By Ron Lee
Oklahoma City, OK – In the last issue of the US~Observer we covered the Oklahoma case of Ryan
Wonderly who had been charged, forced to plea, and was sentenced to and is currently serving 35 years for allegedly committing 23 counts of lewd acts, including rape by instrumentation with minor girls who were part of his children’s ministry at Bethany First Church of the Nazarene. Ryan Wonderly, still fearful of his safety, sits in prison awaiting his day of vindication, but according to the Oklahoma State Courts Network (OSCN) web site there has been no update on his case since May 11, 2006. The US~Observer find this highly disturbing as there was to have been a filing of sentence modification in June of ’06 and we fear that Mr. Wonderly’s day of justice is still several battles away.
There are so many questions in Wonderly’s case that should it have been taken all the way through trial, the jury would have been privy to so much information it would have been almost impossible for them to say that there was no reasonable doubt, but this isn’t the way justice is served-up in Oklahoma City by Judge Twyla Mason Gray. It has been brought to the attention of the US~Observer by even more individuals who feel they have been damaged by Judge Gray’s tactic to coerce many defendants in the criminal cases she over-sees (as a supposed impartial judge) – especially in sex abuse related cases – by telling them that she thinks they are guilty and that she will give them a harsher sentence should they not take a plea deal, exactly as what happened with Wonderly.
In a 2004 interview with Albert Alschuler, a professor of law and criminology, by PBS’s FRONTLINE Alschuler was asked if plea bargaining connects to justice. His response, “Plea bargaining has nothing to do with justice. It has to do with convenience, expediency, making the life of prosecutors and defense attorneys easier and more profitable. It’s designed to avoid finding out the truth. It’s designed to avoid hearing the defendant’s story. I mean, what’s a more basic component of justice than if you’re going to lock somebody up, you ought to hear whatever he has to say in his defense first? Isn’t that the most basic element of procedural justice? If you have something to say, if you have a story to tell, we want to hear it. We don’t want to punish you unless we’re convinced that you’ve done something wrong. …”
Perhaps Judge Gray isn’t interested in justice when she seeks to silence these charged individuals by forcing them to take a plea. Wonderly is one of the many that have faced this sort of judicial behavior and found himself in jail for something he still maintains he is innocent of. While Judge Gray’s tactics are reprehensible so, too, is the behavior of the defense attorneys who bow to this pressure and represent to their clients that this may be what is best. For if it wasn’t for them, the truly innocent would perhaps be granted their rightful ruling of “not guilty” in the due process of a jury trial, but then again, where is the money in that?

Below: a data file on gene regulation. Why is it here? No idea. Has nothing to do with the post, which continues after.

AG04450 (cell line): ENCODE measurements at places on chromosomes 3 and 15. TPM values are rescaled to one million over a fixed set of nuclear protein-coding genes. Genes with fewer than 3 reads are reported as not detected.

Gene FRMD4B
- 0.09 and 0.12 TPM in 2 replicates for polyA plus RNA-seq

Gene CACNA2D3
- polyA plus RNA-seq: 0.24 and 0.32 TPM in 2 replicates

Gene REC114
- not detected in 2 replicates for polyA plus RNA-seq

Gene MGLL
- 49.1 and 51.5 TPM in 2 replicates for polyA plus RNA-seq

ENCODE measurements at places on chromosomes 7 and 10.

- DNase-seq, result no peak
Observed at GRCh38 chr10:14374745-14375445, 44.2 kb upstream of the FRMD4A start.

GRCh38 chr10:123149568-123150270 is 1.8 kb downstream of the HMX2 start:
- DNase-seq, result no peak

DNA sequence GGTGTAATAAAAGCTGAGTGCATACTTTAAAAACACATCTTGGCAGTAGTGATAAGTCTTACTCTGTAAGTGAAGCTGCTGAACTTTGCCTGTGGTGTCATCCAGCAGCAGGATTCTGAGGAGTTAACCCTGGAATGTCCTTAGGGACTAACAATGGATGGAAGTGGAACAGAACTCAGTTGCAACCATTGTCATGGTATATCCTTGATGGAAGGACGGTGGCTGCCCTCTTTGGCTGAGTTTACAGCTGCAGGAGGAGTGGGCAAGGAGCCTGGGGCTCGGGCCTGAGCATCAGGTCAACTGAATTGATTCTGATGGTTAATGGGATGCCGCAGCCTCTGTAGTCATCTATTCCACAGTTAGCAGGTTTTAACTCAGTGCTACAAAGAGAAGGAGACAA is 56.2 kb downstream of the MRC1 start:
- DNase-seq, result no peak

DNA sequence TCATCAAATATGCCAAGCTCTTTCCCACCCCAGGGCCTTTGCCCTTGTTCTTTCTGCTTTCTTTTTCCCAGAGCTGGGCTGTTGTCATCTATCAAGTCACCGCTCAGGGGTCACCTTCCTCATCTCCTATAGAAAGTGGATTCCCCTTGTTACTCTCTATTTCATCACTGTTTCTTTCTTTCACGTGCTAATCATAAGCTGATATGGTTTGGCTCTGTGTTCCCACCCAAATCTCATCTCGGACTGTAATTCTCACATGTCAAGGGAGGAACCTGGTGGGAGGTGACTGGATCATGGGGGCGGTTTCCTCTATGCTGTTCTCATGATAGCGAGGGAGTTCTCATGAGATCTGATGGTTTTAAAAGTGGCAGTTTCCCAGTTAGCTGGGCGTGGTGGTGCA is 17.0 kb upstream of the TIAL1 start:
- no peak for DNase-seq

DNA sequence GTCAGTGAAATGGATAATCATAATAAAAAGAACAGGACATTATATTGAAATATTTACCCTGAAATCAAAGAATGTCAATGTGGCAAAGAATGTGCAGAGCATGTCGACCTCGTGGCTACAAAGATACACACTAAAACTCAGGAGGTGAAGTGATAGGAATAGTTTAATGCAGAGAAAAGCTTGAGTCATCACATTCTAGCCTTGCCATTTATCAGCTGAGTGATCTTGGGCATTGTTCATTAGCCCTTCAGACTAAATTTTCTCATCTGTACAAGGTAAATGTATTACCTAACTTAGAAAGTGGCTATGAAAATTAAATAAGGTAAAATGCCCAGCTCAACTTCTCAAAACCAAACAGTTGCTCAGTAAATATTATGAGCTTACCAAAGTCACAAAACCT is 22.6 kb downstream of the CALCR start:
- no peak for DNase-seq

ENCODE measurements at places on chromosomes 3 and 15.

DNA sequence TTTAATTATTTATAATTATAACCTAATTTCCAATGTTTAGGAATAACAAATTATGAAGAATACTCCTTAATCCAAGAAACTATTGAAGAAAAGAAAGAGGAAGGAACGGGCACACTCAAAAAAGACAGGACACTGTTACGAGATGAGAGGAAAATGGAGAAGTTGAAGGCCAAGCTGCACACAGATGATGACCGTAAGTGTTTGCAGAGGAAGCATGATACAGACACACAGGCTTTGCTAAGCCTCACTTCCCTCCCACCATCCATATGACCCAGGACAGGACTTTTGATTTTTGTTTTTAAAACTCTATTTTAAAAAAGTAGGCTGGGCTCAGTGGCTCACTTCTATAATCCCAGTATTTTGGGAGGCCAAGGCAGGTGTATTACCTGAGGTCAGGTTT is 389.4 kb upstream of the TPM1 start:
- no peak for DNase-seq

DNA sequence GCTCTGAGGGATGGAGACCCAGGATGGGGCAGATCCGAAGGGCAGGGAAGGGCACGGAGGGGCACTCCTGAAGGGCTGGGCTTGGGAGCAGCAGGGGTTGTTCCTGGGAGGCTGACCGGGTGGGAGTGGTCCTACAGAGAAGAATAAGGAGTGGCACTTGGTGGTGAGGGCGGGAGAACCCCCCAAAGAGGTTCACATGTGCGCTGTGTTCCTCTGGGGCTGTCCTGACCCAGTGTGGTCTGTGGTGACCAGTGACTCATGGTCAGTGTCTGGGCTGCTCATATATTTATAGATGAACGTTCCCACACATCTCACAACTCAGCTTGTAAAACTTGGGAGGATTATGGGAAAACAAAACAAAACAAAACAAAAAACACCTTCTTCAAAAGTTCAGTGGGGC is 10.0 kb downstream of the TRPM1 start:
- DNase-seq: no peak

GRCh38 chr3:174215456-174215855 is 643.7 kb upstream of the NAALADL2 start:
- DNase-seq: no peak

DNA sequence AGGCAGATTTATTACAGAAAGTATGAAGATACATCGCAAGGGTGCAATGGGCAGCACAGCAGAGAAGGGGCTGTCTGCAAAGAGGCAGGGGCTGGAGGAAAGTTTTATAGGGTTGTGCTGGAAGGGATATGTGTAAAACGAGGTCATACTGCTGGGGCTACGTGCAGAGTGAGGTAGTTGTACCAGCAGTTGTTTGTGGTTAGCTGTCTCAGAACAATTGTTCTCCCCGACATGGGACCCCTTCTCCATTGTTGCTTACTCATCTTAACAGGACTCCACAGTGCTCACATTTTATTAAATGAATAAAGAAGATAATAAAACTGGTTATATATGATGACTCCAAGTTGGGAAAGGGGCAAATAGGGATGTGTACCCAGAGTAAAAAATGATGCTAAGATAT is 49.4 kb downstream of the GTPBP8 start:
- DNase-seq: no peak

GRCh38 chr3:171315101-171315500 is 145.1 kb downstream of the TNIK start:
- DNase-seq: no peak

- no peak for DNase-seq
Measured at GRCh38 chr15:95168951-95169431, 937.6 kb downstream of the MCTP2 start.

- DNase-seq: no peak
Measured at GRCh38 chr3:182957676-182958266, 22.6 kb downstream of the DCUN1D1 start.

There are, however, rumors that Judge Gray along with Wonderly’s lawyer John Coyle III are being investigated by the Oklahoma State Bar for undisclosed improprieties of law, but this was neither confirmed nor denied by State Bar Investigators who failed to respond. Should this rumored investigation be true and the outcome find that Judge Gray and others acted inappropriately, it would go a long way toward helping Wonderly achieve what he is rightfully due, his day in court.
But that is only one of Wonderly’s possible victories. Recently it was the US~Observer’s honor to speak with David Prater who is running against the current OKC District Attorney Wes Lane for that position. From a biography on Prater’s web site, “Whether serving on the front lines as a police officer or seeking justice as a public prosecutor, David Prater has dedicated over eighteen years to fighting crime and protecting Oklahomans.
David began his law enforcement career at 19 years of age when he was hired by the Cleveland County Sheriff’s Office as a Deputy Sheriff. At the age of 20, Prater became the youngest cadet ever to graduate from the Norman Police Academy. During his time with the NPD, Prater was a dedicated and respected Master Police Officer. In addition to his patrol duties, David was a member of NPD’s Tactical Unit, Underwater Rescue and Recovery Team and the Norman Police Department’s Pistol Team. Additionally, Prater was responsible for training other officers in patrol techniques, firearms, and Emergency Vehicle Operations and was awarded more than 20 commendations from Norman’s Chief of Police.
In 1988, Prater left the police department to complete his Law Enforcement Administration Degree from the University of Oklahoma. In 1991, Prater began law school at the University of Oklahoma, graduating in just two and a half years. From 1993 until 2001, Prater served Oklahoma County and the state as an Assistant District Attorney under Bob Macy and as an Assistant Attorney General, in the Grand Jury Unit, under Attorney General Drew Edmondson.
During the last four years, Prater has maintained a private law practice in Oklahoma City, with the firm of Huddleston, Pike, Henderson, Cusack & Parker.”
When asked during the conversation if there was any recourse for Wonderly if he were to be elected District Attorney he stated, “If someone was to introduce a case to me, I’d be willing to look into it and go over all of the records … It’s not just about prosecuting current cases but making sure justice has been had in all.” While he made no claims to be able to help Wonderly, he is a man who is committed to ensuring the integrity of the system. A system that by many accounts is currently broken.
Editor’s Note: We will continue to monitor Ryan Wonderly’s case and pursue his vindication. Please log on to usobserver.com to read the first story on Ryan Wonderly.